Gov. Gina Raimondo (D-R.I.) has a message for any New Yorkers who want to come to visit her state: keep out.
Raimondo has called out the National Guard to go door-to-door to find anyone from New York City who has come to the state in recent weeks. “Right now we have a pinpointed risk,” Raimondo said at a news conference Friday. “That risk is called New York City.”
The state police in Rhode Island have begun pulling over cars with New York plates. Raimondo says anyone from New York City found to have recently come into the state will be automatically quarantined for 14 days.
Rhode Island, which had some 162 confirmed cases by late Friday compared to New York State’s total of more than 44,000, joined a host of other municipalities and states trying bar entry to New Yorkers living in the epicenter of the US’ coronavirus outbreak.
The Hamptons, counties north of the city, and governors in Florida, Maryland, Texas and South Carolina have all also ordered New Yorkers to keep out or undergo mandatory two-week quarantines.
Cuomo said he was opposed to such restrictions, at least within the state.
“I don’t like it socially or culturally,” Cuomo said during a radio appearance Friday on WAMC. “I don’t like what it says about us as one state, one family. Also, I don’t believe it’s medically justified.”
Not medically justified? Hey, Andy. There are 44,000 people in your largest city who have tested positive for the virus. The only thing in this situation that might not be medically justified is building a wall surrounding the Big Apple and turning it into one big hospital ward. Or perhaps some kind of Escape from New York prison.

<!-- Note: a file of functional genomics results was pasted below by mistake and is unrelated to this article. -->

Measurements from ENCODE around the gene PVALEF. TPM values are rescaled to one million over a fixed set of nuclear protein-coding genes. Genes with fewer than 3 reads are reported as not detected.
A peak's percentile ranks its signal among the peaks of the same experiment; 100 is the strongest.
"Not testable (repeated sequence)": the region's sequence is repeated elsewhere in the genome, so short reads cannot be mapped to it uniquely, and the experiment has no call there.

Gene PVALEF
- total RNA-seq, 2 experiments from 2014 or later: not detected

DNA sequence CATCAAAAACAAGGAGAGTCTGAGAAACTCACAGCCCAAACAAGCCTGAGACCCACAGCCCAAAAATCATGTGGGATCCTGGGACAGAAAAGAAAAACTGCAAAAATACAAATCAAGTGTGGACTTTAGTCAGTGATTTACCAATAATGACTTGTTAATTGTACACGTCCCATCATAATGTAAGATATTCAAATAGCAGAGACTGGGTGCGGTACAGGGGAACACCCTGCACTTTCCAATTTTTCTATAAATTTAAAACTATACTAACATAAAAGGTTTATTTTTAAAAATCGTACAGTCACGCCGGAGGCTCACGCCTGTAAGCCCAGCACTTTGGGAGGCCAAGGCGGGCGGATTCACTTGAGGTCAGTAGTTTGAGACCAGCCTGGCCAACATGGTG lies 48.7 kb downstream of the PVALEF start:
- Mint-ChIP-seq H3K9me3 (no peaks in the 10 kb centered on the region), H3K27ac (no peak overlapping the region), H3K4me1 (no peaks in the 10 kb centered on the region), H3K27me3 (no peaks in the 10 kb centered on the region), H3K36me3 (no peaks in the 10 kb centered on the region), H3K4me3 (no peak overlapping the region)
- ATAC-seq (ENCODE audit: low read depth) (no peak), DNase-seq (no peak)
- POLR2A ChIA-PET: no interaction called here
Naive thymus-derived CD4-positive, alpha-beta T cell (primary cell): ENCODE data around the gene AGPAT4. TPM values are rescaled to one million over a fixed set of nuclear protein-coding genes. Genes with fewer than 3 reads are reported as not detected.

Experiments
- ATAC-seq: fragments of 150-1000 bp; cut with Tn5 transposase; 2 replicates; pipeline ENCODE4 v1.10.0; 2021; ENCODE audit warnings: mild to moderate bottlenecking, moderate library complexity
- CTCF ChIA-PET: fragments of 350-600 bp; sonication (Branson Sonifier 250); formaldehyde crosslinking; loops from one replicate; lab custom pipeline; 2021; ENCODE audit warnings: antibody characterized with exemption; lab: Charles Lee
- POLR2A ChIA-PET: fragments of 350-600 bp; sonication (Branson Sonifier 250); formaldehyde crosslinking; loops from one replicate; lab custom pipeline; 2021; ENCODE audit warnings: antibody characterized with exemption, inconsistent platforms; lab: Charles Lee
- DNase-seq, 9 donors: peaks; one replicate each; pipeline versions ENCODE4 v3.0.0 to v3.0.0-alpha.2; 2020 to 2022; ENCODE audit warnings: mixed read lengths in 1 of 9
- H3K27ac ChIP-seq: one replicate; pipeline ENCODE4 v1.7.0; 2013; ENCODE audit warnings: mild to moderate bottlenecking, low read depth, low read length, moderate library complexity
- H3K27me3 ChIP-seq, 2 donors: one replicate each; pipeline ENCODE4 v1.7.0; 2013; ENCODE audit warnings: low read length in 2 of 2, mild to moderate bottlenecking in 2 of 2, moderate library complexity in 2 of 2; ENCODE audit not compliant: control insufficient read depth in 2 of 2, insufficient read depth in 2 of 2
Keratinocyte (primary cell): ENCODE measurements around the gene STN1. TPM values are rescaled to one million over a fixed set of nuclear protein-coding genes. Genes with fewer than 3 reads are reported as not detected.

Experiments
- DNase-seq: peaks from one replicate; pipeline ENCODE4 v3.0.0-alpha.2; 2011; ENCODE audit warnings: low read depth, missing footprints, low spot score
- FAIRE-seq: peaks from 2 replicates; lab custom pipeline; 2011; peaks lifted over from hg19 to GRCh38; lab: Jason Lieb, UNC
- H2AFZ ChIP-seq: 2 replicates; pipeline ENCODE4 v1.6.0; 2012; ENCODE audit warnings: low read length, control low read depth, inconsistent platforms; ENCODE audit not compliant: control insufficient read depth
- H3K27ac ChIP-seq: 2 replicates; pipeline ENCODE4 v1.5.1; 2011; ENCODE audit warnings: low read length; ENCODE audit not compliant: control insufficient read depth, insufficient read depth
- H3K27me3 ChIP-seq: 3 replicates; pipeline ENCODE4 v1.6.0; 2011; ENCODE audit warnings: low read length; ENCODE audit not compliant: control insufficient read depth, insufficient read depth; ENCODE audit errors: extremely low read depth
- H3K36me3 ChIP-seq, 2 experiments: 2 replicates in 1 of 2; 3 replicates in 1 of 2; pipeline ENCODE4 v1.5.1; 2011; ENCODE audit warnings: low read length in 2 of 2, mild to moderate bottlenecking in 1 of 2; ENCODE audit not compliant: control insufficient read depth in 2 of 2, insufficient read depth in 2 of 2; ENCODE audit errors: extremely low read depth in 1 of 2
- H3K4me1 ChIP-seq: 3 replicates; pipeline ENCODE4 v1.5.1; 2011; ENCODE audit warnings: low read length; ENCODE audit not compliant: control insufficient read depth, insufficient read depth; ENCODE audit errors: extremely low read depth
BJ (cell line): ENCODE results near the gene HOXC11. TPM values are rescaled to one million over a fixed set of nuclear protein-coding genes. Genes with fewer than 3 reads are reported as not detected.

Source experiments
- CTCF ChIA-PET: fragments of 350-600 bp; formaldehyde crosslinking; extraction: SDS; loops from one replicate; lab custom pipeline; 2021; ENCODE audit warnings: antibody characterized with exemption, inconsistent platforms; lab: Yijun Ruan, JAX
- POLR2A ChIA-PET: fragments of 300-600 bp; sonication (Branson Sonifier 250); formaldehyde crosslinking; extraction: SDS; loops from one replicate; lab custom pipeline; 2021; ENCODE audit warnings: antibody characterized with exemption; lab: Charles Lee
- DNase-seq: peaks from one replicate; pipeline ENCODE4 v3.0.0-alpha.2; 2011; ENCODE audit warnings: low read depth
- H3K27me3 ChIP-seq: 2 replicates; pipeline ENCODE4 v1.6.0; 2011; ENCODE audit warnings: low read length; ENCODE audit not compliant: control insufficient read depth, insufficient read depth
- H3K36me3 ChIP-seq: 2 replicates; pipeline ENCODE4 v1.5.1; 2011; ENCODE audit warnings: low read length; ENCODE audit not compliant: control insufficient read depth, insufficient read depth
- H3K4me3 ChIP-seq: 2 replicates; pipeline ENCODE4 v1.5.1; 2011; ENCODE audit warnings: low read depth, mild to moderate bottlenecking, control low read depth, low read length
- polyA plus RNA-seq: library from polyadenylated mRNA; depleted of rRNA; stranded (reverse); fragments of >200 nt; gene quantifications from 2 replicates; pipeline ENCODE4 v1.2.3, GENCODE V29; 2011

Raimondo acknowledged her policy is extreme. Fox News:
“I know it’s unusual. I know it’s extreme and I know some people disagree with it,” she said.
“If you want to seek refuge in Rhode Island, you must be quarantined.”
Not exactly what the founders had in mind when they created a “federal republic.”
But what does the ACLU have to say about this? Fox News:
“While the Governor may have the power to suspend some state laws and regulations to address this medical emergency, she cannot suspend the Constitution,” said Steven Brown, the executive director of the ACLU of Rhode Island, in a statement.
“Under the Fourth Amendment, having a New York state license plate simply does not, and cannot, constitute ‘probable cause’ to allow police to stop a car and interrogate the driver, no matter how laudable the goal of the stop may be,” Brown added.
Once again, all together now — and with feeling:
The Constitution is not a suicide pact.
While the ACLU’s reaction is predictable, it obscures a larger issue: New York is being gradually isolated and its citizens are being forced to wear the mark of Cain. In the long run, this probably isn’t a good idea. But for the short term, perhaps New York could help out a little and urge residents not to travel out of state. You won’t be much safer anyway, and the rest of us would breathe a sigh of relief knowing you’re at home.
What happens in New York, stays in New York.